BY MANDLA TSHUMA
Unity Day, commemorated on December 22 to mark the signing of a unity accord between Zanu and Zapu in 1987, bringing to an end the Gukurahundi massacres, which claimed over 20 000 lives, is losing relevance because of government’s failure to atone for its mistakes, activists have said.
The day, which used to be widely celebrated like any other public holiday, such as Independence Day, during the early years of the late president Robert Mugabe and Joshua Nkomo’s unity government, has over years been losing steam.
The credibility of the unity accord suffered a heavy blow in 2009 when Zapu, under the leadership of the late Dumiso Dabengwa, pulled out of Zanu PF, citing the ruling party`s lack of sincerity in fulfilling the pact.
Despite some former Zapite members who include vice president Kembo Mohadi and Simon Khaya-Moyo, still maintaining that Zapu never pulled out of Zapu PF, Unity Day is no longer celebrated with significant festivities as it used to be in the years gone by.
Ibhetshu Likazulu secretary, Mbuso Fuzwayo, said the day did not mean much for people in the region.
Ibhetshu Likazulu is a Matabeleland based pressure group, which has been pushing the government to compensate victims of Gukurahundi.
“To us it is not Unity Day, but a day that marks the end of the spilling of the blood of innocent Zimbabweans from Matabeleland,” Fuzwayo said.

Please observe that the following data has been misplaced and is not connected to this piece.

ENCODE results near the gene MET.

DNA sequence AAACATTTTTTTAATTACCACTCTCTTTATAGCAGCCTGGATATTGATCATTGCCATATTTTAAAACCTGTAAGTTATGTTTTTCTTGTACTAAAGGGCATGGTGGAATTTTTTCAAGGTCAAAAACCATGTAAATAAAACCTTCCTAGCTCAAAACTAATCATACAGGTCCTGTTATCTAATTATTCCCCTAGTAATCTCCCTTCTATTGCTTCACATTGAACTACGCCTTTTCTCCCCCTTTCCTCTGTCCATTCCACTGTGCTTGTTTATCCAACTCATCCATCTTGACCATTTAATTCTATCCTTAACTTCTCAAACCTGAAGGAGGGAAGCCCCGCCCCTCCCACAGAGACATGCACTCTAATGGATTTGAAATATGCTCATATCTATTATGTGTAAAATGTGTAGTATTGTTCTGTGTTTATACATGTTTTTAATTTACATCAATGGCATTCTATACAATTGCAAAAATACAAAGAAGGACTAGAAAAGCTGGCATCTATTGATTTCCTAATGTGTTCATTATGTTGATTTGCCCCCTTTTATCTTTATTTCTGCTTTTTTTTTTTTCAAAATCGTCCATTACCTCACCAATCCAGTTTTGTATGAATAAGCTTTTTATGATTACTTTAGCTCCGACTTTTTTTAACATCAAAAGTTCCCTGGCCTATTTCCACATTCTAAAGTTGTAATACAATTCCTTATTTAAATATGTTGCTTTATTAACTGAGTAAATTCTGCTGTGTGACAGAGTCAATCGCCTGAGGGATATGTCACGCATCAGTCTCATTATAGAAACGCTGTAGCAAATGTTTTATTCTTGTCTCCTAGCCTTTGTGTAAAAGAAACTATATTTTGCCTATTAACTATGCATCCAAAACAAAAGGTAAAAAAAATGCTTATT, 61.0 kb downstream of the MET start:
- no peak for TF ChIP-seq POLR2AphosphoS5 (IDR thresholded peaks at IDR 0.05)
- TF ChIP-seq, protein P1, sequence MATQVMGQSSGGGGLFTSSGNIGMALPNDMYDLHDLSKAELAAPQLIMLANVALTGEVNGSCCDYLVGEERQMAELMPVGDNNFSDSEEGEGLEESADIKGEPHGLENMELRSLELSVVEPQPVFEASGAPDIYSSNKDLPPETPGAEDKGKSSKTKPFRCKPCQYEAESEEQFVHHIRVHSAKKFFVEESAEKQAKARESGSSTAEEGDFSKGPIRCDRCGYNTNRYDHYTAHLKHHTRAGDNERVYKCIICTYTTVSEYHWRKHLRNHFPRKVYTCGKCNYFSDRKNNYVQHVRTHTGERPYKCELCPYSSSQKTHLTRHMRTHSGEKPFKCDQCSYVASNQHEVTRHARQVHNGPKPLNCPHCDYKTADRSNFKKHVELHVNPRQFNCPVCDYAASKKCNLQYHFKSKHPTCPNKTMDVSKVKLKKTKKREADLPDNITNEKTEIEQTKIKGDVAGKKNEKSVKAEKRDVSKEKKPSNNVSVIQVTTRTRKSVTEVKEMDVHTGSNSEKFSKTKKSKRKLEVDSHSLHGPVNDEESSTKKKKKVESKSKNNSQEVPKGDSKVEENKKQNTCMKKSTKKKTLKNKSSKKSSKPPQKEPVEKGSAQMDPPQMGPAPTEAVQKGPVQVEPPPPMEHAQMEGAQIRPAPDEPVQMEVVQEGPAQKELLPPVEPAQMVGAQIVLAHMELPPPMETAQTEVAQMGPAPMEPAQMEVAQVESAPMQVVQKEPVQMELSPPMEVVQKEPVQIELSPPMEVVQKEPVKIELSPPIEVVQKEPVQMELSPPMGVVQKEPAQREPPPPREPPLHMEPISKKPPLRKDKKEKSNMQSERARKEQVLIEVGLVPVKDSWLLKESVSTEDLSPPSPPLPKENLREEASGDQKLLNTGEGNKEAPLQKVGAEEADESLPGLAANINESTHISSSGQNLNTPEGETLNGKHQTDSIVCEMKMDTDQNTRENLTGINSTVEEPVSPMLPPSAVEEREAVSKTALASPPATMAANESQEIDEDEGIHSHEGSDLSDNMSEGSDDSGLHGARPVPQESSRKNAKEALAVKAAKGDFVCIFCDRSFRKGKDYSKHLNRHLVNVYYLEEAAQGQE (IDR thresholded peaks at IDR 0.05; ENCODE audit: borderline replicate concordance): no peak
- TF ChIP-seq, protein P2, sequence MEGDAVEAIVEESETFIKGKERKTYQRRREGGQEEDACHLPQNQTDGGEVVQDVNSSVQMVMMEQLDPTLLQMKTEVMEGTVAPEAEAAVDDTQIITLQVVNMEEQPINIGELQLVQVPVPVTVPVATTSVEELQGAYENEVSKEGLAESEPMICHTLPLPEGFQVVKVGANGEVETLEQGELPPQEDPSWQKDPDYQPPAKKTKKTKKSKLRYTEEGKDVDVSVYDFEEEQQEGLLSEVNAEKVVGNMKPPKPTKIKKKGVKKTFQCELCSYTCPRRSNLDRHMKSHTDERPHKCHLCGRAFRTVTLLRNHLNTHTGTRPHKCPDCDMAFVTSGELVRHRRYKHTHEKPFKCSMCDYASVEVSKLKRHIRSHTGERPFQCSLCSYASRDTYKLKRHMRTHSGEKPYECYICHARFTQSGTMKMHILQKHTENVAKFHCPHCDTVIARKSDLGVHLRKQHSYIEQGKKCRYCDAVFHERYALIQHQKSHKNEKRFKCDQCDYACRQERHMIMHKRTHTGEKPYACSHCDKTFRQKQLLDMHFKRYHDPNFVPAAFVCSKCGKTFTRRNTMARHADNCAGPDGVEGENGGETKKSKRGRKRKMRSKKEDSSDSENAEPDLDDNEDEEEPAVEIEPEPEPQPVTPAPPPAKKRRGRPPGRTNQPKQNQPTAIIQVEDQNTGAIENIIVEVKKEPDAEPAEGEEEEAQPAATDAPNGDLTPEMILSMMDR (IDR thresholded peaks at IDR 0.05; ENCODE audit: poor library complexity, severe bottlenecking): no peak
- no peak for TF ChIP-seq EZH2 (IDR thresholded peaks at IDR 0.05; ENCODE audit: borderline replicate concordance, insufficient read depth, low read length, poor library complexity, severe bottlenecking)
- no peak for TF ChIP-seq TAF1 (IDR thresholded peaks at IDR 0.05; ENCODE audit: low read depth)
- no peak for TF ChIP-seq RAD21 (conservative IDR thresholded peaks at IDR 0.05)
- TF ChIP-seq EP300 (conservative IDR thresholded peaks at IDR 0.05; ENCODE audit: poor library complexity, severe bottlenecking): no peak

He said they would instead use the day to hold a peaceful march from Joshua Nkomo’s statue in the heart of Bulawayo to Stanley Hall in Makokoba, to honour victims of Gukurahundi.
“We will be commemorating the end of the genocide, remembering those who were abducted, and not accounted for, those raped, killed and buried in shallow or mass graves.,” he said.
Political analyst, Khanyile Mlotshwa, said the problem with the Unity Day was that it was an elitist arrangement that never had anything to do with ordinary Zimbabweans.
“The day needs a new narrative, new content to make it relevant and useful,” said Mlotshwa.
“I think those who are tasked with the ideological work of Zimbabwe as a nation are a complete failure.
“As long as some people still feel discriminated from the nation, talking about unity is a non-starter.”
Mlotshwa added: “I have faith that there is a place, in history, where the narrative of Zimbabwe as a nation can be located.
“However, that place is certainly not the Gukurahundi genocide that remains obscenely festering like a neglected wound on the body of the nation.”
He said Unity Day had lost relevance to Zimbabweans.
“This is because the people have been neglected and they are preoccupied with survival,” Mlotshwa said.
“ Nationalism is mostly a symbolic issue which does not put food on the tables of a lot of people, but a few political entrepreneurs.
“People are preoccupied with looking for food and anything that will sustain their lives.
As long as the Gukurahundi issue remains unaddressed, Mlotshwa said, holidays such as the Unity Day would remain irrelevant in Matabeleland.